VH1 counts down best albums

The nostalgia gnomes have done it again, concocting a five-hour compilation series, "100 Greatest Albums of All Time" (9 p.m., VH1), ticking off 20 albums a night through Friday. Jeff Bridges hosts this countdown, and he's perfectly cast to play the middle-aged white guy whose tastes are reflected here. And besides, he was so good as "The Dude" in "The Big Lebowski"!

It's a little tricky to discuss albums on VH1, which is, after all, a video network. And we all know that videos replaced (some might argue killed) albums as an art form. Of the top 100, only 22 are from the years after MTV debuted in 1981. There are only seven from the 1990s.

All that being said, this is a fun, if instantly forgettable, treat. So, let the arguing begin. Do the Beatles really deserve five places in the top 11? Is Stevie Wonder's "Songs in the Key of Life" (No. 7) really better than "Innervisions" (No. 31)?

And don't go looking for a lot of works by women. There are only 15 female artists on the list, with Joni Mitchell's "Blue" (No.14) ranked highest. With the exception of Liz Phair's "Exile in Guyville" (No. 96), the mid-1990's Lillith Fair phase gets deep-sixed here, which might be a jagged little pill for some to swallow. Tonight counts down from 100 to 81, with "Like a Prayer" in the No. 100 spot. Hey, any list that ranks Madonna dead last can't be all bad.

� Esteemed director Sidney Lumet returns to his TV roots as creator and executive producer of "100 Centre Street" (8 p.m., A&E;). Set in the gritty world of a downtown Manhattan criminal court, "Street" does not feature anything that hasn't been before (and frankly better) on "Law & Order," "Homicide," or even the old "Defenders" series. What it does have is the great actor Alan Arkin as a beleaguered liberal judge attacked for his lenient brand of "turnstile justice." Despite a few flashes of brilliance from Arkin, "Street" is a dated addition to a crowded TV genre.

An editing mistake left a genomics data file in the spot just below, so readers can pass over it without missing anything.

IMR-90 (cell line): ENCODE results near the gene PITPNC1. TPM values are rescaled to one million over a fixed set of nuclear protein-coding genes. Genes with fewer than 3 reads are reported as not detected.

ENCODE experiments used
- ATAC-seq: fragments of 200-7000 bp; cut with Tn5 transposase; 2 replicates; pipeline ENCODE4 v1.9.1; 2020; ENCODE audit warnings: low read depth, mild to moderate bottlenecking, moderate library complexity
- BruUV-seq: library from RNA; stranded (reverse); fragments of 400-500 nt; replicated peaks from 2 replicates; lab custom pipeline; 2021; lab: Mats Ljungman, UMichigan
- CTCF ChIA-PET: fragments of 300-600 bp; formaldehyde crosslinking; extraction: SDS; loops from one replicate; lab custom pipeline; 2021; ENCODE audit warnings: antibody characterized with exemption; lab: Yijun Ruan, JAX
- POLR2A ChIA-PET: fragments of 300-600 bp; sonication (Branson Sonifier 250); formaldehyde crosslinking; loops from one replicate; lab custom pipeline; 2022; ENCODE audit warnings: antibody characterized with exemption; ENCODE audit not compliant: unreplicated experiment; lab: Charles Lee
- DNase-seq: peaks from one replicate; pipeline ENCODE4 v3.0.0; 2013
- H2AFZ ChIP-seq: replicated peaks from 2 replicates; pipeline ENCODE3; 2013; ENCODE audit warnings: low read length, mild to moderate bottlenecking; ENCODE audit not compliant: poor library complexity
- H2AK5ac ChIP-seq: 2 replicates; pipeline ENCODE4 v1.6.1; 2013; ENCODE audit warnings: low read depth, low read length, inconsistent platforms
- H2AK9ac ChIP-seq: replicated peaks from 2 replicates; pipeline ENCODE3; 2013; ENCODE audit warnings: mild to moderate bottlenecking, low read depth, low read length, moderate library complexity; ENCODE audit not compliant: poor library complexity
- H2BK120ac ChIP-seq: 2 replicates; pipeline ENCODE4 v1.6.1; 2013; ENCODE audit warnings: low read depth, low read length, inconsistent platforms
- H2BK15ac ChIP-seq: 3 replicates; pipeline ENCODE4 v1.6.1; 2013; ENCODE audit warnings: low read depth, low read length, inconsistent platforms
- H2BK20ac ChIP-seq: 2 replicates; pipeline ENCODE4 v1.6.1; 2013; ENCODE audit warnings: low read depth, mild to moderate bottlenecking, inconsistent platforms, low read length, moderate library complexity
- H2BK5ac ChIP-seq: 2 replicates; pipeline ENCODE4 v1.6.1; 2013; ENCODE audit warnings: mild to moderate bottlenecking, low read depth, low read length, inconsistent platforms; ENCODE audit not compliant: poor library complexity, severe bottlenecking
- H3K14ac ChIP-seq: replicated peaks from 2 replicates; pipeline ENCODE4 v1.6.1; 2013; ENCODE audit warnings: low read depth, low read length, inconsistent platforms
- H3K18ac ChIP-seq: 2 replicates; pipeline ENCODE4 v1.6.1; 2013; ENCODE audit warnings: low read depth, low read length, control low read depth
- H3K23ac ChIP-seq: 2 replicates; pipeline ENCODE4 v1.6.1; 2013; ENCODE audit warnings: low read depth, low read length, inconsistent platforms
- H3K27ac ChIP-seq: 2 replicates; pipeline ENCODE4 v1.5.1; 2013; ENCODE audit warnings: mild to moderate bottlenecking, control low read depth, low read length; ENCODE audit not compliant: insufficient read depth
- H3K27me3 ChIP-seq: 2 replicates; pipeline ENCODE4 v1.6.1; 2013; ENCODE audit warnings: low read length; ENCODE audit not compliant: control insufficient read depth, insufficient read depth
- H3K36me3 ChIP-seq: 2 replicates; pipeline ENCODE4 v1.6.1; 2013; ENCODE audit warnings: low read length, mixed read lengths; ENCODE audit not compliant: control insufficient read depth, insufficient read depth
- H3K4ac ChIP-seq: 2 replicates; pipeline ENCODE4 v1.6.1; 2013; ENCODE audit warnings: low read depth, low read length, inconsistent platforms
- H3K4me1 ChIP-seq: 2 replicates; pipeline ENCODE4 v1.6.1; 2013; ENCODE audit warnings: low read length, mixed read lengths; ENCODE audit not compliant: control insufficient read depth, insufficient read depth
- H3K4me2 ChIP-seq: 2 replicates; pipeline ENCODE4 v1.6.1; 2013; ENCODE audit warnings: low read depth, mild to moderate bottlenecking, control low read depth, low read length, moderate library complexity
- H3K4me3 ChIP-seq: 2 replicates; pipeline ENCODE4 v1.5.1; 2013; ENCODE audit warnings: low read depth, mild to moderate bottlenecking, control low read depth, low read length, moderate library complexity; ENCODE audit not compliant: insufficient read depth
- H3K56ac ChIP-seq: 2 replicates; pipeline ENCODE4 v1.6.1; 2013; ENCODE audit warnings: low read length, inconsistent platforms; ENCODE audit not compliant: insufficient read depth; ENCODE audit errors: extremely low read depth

Tonight's other highlights

� "The Rugrats" celebrate a decade on the air with a six-hour marathon (1 p.m., Nickelodeon) followed by a new episode (7 p.m.).

� Jennifer Aniston stars in the 1998 comedy, "The Object of My Affection" (7 p.m., ABC).

� "Ground Force" (7 p.m., BBC America) enters a new season with more innovative backyard renovations. A UK favorite well worth importing.

� Kim E. Whitley ("Oh, Drama") guest stars on "The Parkers" (7:30 p.m., UPN) as a member of Nikki's church.

� John F. Kennedy Jr. and Carolyn Bessette are profiled on "Great Romances" (7:30 p.m.). To be broadcast on the WE network, formerly known as Romance Classics. WE stands for Women's Entertainment. Now you know.

� Scheduled on "Dateline" (8 p.m., NBC): a mother's quest to find a missing soldier, swept away in a Swiss flood.

� Duke Ellington appears in Hollywood movies while Fats Waller and Art Tatum rise to prominence on "Jazz" (8 p.m., PBS).

� Lynn feels exploited by the media on "Family Law" (9 p.m., CBS).

� An infection runs rampant at the hospital on "Gideon's Crossing" (9 p.m., ABC). Now on in its new time and date.

Series notes

Roast duties on "King of Queens" (7 p.m., CBS) ... Lightning striking, again on "Mysterious Ways" (7 p.m., NBC) ... Taunting a large girl on "Boston Public" (7 p.m., Fox) ... Looking back with Hakeem on "Moesha" (7 p.m., UPN) ... A drastic intervention on "7th Heaven" (7 p.m., WB).

Strange fandom on "Welcome to New York" (7:30 p.m., CBS).

Requiem for a dead hamster on "Everybody Loves Raymond" (8 p.m., CBS) ... Larry's wife wants to move to Canada with their child on "Ally McBeal" (8 p.m., Fox) ... Ethnic sniping breeds understanding on "The Hughleys" (8 p.m., UPN).


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